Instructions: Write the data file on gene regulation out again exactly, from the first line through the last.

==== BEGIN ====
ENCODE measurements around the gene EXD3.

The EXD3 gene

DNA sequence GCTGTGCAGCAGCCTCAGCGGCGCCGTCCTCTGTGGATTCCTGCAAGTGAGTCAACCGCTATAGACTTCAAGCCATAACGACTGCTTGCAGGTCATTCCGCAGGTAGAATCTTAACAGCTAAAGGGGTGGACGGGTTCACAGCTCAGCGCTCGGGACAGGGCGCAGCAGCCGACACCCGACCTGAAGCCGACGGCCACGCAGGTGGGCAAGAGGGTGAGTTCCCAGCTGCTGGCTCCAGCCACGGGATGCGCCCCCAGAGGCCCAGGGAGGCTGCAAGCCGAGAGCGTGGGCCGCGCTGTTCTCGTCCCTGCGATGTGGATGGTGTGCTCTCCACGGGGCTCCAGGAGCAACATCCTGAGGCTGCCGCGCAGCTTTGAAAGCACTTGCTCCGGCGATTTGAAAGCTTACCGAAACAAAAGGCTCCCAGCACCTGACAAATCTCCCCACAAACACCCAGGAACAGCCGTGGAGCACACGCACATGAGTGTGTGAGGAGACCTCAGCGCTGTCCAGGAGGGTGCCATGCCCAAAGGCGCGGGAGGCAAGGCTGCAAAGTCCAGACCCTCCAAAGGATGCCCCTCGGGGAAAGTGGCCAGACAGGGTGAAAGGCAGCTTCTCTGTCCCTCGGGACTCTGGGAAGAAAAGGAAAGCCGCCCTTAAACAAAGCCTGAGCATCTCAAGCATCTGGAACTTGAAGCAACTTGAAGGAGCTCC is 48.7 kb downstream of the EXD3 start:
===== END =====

ENCODE measurements around the gene EXD3.

The EXD3 gene

DNA sequence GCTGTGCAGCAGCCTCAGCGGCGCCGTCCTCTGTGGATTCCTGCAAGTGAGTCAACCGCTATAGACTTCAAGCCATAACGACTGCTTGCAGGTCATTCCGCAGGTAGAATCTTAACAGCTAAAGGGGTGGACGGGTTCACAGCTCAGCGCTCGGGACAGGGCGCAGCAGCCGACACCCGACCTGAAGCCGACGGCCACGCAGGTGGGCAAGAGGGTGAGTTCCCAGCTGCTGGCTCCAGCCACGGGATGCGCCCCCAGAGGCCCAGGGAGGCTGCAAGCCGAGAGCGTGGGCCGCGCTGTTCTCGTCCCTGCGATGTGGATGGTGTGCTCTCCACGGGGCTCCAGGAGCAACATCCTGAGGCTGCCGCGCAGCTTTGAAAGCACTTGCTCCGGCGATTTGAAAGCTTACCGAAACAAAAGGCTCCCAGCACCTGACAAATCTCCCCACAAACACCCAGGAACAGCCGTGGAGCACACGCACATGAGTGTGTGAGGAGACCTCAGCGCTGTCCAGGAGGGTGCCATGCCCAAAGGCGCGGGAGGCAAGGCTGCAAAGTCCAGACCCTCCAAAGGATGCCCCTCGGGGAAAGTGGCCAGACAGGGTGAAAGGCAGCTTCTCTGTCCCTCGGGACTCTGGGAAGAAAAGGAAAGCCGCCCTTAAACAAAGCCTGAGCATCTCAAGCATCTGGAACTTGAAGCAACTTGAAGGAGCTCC is 48.7 kb downstream of the EXD3 start: